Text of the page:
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People protesting against police brutality in Manhattan on June 2. Photo: Christopher Lazzaro/Alive Coverage/Sipa USA). Credit: Sipa USA/Alamy Live News.

Thousands of Art Workers Call for NYC to Defund Police, Invest in BIPOC Communities

Nearly two thousand art workers have signed an open letter demanding that Mayor Bill de Blasio defund the New York Police Department and invest in marginalized communities that have been historically overpoliced. The letter—which expresses outrage over the mounting examples of police violence that occurred throughout New York City as thousands protest the death of George Floyd—joins numerous calls in the ongoing campaign to reduce or eliminate the budget of the NYPD. Many New York protesters celebrated their first victory Sunday night, when de Blasio vowed to divert funding from its $6 billion budget to social services. While he did not mention a specific amount, the mayor said that he would work with the City Council on revising the city’s budget by the July 1 deadline. 

“In a time when it has become clearer and clearer that your policies and the policies of your predecessors have failed us, consistently compromising the safety and health of Black and brown people, we write to make a plea for you to act in solidarity with the ongoing Black and brown movements around the nation,” reads the letter, which is addressed to Governor Andrew Cuomo, de Blasio, and police commissioner Dermot F. Shea, as well as to district attorneys Darcel Denise Clark, Eric Gonzalez, Melinda Katz, Michael McMahon, and Cyrus Vance Jr., and is dated June 3.

“As artists and arts workers, we have the responsibility of imagining and manifesting new and better worlds. In line with this work, we demand the immediate decrease of police presence in response to the #BlackLivesMatter protests, and subsequent divestment from the police and investment in Black communities.”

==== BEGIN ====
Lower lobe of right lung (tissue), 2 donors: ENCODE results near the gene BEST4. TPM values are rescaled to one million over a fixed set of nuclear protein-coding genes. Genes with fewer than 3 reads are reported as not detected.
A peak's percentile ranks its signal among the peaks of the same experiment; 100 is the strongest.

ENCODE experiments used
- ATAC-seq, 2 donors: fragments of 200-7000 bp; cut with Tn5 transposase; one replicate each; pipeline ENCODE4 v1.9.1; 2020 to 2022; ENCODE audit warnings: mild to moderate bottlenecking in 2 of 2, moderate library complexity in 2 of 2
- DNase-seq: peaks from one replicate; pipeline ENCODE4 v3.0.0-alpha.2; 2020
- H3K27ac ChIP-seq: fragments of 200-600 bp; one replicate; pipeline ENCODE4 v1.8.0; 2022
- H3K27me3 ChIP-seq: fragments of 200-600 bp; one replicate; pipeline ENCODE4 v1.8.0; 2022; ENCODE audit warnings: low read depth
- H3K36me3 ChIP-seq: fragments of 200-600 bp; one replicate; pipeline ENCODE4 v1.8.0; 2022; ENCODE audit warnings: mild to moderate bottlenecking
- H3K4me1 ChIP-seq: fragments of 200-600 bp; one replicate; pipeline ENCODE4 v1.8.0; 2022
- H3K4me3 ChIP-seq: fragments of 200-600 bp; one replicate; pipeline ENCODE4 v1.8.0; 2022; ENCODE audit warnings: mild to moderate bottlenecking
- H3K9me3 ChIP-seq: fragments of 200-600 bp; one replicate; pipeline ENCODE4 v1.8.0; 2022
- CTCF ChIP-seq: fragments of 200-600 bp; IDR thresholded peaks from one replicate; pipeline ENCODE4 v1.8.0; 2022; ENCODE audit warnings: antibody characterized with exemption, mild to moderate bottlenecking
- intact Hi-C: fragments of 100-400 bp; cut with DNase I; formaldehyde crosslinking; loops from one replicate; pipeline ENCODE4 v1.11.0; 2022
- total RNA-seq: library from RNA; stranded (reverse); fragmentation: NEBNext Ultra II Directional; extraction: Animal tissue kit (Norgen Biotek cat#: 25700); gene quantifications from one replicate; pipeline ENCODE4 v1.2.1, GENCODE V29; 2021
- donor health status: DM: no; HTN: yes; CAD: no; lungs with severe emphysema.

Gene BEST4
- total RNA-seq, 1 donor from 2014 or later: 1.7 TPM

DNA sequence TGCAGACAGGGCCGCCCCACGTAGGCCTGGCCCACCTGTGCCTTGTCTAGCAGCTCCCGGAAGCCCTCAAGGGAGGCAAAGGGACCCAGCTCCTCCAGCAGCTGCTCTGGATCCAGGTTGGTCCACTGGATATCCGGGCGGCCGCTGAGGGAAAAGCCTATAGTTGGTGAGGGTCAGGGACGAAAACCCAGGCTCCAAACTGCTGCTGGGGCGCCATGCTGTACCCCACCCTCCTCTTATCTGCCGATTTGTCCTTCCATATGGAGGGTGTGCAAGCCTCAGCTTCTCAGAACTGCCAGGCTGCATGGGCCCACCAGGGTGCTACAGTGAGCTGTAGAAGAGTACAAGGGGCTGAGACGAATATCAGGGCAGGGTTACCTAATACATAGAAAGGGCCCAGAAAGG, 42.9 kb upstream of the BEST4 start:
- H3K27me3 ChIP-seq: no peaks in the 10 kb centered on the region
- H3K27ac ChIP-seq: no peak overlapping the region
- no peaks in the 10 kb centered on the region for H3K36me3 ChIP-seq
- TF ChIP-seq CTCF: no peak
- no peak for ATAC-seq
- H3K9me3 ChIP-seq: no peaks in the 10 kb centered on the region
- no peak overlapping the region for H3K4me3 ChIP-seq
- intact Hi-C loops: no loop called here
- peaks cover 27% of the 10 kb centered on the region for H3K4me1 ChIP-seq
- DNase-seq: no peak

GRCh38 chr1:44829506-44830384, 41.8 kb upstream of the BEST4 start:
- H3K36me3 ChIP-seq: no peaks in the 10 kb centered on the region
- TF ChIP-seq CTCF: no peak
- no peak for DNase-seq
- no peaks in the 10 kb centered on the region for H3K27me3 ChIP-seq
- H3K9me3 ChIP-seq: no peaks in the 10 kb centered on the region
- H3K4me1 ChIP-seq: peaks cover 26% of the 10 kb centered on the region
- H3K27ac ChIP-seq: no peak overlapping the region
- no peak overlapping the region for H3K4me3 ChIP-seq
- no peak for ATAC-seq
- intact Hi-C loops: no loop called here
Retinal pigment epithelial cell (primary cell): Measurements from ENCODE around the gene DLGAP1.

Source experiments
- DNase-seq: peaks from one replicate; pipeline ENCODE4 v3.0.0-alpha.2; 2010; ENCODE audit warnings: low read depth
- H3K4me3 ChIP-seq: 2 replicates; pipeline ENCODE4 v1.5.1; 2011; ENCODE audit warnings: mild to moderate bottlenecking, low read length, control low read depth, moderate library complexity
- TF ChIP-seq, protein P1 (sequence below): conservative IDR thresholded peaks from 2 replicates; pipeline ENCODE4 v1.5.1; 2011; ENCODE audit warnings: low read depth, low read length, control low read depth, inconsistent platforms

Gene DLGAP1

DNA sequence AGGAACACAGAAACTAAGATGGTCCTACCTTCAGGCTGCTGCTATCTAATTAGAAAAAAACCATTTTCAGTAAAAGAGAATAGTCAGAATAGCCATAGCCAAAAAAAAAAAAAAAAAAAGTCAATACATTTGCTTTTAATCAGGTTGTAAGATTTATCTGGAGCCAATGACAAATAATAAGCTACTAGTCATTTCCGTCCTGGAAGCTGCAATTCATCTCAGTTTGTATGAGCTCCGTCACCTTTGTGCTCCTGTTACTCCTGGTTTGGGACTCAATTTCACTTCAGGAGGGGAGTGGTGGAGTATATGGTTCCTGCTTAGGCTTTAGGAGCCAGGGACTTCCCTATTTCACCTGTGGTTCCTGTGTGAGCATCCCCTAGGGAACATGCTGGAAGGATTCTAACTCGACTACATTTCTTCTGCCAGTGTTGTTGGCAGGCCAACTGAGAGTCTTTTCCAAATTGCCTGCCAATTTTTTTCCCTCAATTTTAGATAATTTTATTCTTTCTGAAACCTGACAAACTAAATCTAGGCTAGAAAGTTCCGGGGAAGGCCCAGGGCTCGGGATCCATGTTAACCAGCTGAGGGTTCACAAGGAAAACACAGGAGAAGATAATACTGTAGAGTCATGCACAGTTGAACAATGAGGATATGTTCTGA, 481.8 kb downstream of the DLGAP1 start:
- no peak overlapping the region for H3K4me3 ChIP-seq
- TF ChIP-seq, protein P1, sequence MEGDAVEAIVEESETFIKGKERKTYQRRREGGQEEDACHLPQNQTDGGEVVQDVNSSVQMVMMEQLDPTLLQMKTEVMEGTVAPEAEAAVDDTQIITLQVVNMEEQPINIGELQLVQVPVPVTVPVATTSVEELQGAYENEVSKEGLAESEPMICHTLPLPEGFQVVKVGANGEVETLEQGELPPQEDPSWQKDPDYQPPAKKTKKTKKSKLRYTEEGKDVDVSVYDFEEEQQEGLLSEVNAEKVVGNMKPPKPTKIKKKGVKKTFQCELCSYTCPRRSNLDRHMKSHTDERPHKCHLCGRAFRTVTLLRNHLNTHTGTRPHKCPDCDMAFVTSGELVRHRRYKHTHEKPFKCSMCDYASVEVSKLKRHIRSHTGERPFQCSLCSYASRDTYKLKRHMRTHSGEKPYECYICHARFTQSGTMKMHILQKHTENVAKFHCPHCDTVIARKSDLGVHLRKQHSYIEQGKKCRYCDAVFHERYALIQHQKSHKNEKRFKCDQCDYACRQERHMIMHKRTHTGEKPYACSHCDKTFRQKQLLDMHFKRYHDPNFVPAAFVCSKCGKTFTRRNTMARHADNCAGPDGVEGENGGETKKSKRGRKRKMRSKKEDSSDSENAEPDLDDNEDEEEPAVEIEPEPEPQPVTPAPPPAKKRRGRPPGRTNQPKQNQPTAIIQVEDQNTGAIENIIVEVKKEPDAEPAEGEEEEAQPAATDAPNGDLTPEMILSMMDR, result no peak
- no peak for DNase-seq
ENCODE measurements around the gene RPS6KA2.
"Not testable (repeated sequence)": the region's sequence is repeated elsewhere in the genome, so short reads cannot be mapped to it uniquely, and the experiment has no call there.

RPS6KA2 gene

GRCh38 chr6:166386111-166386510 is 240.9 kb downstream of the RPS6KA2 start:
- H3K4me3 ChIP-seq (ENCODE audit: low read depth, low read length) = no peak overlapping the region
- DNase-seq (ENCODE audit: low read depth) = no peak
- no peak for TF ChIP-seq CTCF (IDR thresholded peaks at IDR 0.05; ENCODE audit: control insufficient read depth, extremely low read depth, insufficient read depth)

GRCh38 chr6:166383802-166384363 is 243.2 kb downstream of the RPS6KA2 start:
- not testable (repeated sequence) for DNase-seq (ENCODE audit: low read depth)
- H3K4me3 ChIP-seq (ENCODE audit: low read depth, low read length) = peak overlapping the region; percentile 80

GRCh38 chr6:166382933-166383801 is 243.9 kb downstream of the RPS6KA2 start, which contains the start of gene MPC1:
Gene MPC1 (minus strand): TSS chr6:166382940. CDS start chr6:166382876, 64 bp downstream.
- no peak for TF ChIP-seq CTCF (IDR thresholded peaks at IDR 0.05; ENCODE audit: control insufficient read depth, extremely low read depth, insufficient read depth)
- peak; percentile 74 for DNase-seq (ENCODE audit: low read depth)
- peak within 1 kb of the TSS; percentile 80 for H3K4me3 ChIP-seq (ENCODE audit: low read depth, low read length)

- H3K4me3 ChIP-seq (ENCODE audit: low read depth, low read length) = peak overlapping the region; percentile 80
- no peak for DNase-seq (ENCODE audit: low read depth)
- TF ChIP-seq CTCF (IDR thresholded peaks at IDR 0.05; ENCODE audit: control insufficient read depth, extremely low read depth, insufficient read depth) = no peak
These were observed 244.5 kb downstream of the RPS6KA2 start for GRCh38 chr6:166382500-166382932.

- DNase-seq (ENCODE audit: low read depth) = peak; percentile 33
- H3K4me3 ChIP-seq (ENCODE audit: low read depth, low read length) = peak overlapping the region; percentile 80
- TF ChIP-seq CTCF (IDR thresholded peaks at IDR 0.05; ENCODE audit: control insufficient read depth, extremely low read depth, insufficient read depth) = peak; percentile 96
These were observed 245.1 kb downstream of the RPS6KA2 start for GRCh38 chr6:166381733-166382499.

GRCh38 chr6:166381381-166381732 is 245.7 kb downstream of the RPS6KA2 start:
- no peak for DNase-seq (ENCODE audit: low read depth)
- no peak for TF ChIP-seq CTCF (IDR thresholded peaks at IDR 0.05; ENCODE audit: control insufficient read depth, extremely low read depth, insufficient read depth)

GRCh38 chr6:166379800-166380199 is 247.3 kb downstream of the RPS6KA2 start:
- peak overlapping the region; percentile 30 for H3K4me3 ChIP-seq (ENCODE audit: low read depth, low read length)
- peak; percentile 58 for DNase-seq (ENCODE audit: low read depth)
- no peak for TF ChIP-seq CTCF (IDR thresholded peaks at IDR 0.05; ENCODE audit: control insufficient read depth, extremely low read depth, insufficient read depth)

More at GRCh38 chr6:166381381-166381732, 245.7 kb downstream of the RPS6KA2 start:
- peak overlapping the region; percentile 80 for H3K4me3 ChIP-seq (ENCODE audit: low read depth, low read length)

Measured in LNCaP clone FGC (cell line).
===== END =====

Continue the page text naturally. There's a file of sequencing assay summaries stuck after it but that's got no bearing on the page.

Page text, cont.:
The document states that entire police departments and not just individual officers need to be held accountable for police brutality; that the NYPD must withdraw from police militarization programs; and that community review boards should be empowered to make disciplinary judgments in excessive force and police misconduct cases. It also demands immediate relief for black and brown communities in the form of rent and mortgage cancelation, a moratorium on utilities, and debt forgiveness, as well as long-term policy solutions such as universal health care and universal basic income.

“We, the co-signers of this letter, stand with protesters around the city and nation in demanding deep, systemic change for our communities’ fundamental rights to life,” the document concludes. “We are of and for the people. We are only few of many who have no choice but to demand a better future. We will no longer be brushed aside.”

Also dated June 3, an open letter by two hundred current and former mayoral staffers calls for the NYPD’s budget to be slashed by at least $1 billion in the 2021 fiscal year, the firing of NYPD officers who have used excessive force or covered their badges at protests, the release of official disciplinary records of all NYPD personnel, and the establishment of an independent commission to investigate the response of the mayor’s office and the NYPD to recent protests. 

The plan is conservative compared to the City of Minneapolis’s pledge to dismantle the Minneapolis Police Department. After Floyd was killed by MPD officer Derek Chauvin on May 25, nine City Council members decided that the department was no longer viable. Speaking at a community meeting yesterday, council president Lisa Bender, who described the city’s relationship with the MPD as “toxic,” said that the city will “re-create systems of public safety that actually keep us safe.”

For New Yorkers fighting for racial justice, a number of institutions including MoMA PS1 and the Brooklyn Museum—as well as theaters like Metrograph, Public Theater, Playwrights Horizons, and the Atlantic Theater Company—are participating in #OpenYourLobby, creating safe spaces for protesters seeking restrooms, water, Wi-Fi, or shelter.

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